Nairobi, Kenya —
The monarch is currently in Kenya for their inaugural visit to a Commonwealth country. They will acknowledge the difficult parts of the countries’ intertwined past while emphasizing their dedication to an organization that has played a significant role in Britain’s international influence since World War II.
The four-day trip is brimming with symbolic meaning. The mother of Charles, who has passed away,
She discovered that she was now the
In 1952, while exploring a wildlife sanctuary in a country in East Africa that was under British rule at the time,
The monarchs, King Charles and Queen Camilla, arrived in Nairobi on Monday evening and were greeted with a formal reception on Tuesday by Kenyan President William Ruto at State House. Afterwards, Charles planted a young African fern tree on the lawn.
The monarch and their partner also made a trip to Uhuru Gardens, where they paid their respects at the Tomb of the Unknown Warrior. “Uhuru” means freedom in Swahili. After laying wreaths, the king and Ruto went on to the location where Kenya declared its independence in 1963.
The passing of Queen Elizabeth II brings renewed scrutiny to the monarchy’s history of colonialism and involvement in the slave trade at 05:10.
The colonial government turned to killing and imprisonment without a fair trial in their attempts to suppress the rebellion. Many Kenyans reported being physically abused and sexually violated by members of the governing body.
The British High Commission announced that Charles will be meeting with veterans and endorsing the Commonwealth War Graves Commission’s efforts to appropriately honor Kenyan and African individuals who aided British efforts during the World Wars.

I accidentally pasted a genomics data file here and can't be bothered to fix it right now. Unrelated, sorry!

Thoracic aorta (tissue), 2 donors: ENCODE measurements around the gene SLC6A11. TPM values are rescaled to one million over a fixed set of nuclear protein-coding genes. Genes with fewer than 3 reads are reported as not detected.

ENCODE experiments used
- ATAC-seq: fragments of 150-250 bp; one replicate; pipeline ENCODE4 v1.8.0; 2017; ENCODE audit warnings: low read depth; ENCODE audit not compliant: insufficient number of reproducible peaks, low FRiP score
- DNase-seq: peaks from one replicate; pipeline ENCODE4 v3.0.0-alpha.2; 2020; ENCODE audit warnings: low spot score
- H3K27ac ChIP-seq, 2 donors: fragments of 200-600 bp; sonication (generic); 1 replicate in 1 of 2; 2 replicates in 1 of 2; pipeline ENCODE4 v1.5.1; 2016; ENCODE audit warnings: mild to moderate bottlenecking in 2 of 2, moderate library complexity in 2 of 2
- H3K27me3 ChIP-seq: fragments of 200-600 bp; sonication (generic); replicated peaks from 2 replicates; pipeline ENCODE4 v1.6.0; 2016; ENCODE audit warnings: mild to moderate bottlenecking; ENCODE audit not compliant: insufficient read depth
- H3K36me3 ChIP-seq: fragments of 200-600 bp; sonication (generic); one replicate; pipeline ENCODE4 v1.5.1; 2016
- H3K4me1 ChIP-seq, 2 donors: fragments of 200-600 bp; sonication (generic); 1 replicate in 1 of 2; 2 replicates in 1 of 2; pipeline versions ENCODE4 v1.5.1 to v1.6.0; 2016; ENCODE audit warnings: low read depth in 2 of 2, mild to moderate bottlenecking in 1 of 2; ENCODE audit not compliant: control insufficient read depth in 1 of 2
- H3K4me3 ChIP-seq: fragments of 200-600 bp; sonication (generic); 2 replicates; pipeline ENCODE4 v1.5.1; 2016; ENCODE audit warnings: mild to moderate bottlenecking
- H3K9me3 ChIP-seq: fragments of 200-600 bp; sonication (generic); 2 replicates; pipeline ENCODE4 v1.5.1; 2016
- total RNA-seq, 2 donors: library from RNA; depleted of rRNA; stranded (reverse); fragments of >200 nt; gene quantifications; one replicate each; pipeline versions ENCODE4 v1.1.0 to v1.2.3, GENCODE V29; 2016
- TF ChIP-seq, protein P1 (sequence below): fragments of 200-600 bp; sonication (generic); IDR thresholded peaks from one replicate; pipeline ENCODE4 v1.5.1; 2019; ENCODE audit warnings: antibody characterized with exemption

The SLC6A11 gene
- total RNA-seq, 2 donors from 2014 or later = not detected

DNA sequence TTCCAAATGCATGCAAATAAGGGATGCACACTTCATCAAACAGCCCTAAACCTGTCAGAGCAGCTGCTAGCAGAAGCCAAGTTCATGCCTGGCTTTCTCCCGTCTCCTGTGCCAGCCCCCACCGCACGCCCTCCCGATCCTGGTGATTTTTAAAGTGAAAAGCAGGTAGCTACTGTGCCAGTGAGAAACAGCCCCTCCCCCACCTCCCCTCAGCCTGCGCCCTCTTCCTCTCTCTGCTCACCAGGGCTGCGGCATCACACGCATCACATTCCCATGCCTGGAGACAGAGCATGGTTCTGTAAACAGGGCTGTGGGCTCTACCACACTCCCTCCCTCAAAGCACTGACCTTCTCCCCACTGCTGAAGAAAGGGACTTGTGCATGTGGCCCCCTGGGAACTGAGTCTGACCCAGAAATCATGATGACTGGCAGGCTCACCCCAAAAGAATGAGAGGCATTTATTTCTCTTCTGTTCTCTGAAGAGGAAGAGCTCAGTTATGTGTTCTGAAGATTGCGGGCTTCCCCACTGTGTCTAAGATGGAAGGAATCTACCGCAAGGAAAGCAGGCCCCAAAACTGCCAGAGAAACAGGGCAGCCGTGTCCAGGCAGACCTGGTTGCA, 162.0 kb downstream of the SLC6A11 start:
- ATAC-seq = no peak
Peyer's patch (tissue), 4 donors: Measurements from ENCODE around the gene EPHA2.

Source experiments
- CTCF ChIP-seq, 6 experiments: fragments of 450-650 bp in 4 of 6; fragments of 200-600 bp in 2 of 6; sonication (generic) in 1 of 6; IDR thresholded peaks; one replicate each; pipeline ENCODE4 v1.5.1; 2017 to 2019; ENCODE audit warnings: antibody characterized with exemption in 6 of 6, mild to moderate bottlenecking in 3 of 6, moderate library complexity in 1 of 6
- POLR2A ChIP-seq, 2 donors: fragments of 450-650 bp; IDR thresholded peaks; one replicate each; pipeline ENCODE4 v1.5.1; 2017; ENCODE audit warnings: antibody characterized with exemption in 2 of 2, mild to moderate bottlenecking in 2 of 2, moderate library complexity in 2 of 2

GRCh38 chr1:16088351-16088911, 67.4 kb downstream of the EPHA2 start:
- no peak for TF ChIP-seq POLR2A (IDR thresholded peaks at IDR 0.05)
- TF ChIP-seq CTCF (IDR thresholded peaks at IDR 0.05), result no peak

According to Salim David Nganga, a 64-year-old resident of Jevanjee Gardens in Nairobi, the king should issue an apology to the people of Kenya before anything else, as this is where colonial statues were toppled in 2020.
He stated that the king should not have been permitted to enter this nation, given the negative track record of British colonizers.
The arrival of the king sparked renewed conflicts over land in certain areas of Kenya.
Joel Kimutai Kimetto, 74 years old, stated that his ancestors were forcibly removed from their native land by the British.
“What is most painful is that years after the brutalities and the stealing of our land, British companies are still in possession of our ancestral homes, earning millions from their comfortable headquarters in the U.K., while our people remain squatters,” he told the AP in a phone interview. “We ask President William Ruto and our leaders to use this golden opportunity to address our plight with the king.”
A scheduled demonstration and media event organized by individuals affected by a blaze at a conservation area in central Kenya, believed to have been caused by British military trainees, was called off prior to the arrival of the monarch.
The monarch also intends to tour Nairobi National Park and have a meeting with environmental advocate Wanjira Mathai, who is the offspring of the late Nobel Prize winner Wangari Maathai. This showcases his dedication to preserving the environment.
The monarchy has a strong connection to Africa. On her 21st birthday in 1947, the soon-to-be queen promised to serve Britain and the Commonwealth for life in a speech given from South Africa. Following this, five years later while visiting Aberdare National Park in Kenya, she and her late husband Prince Philip received the news of her father’s death, making her the new queen.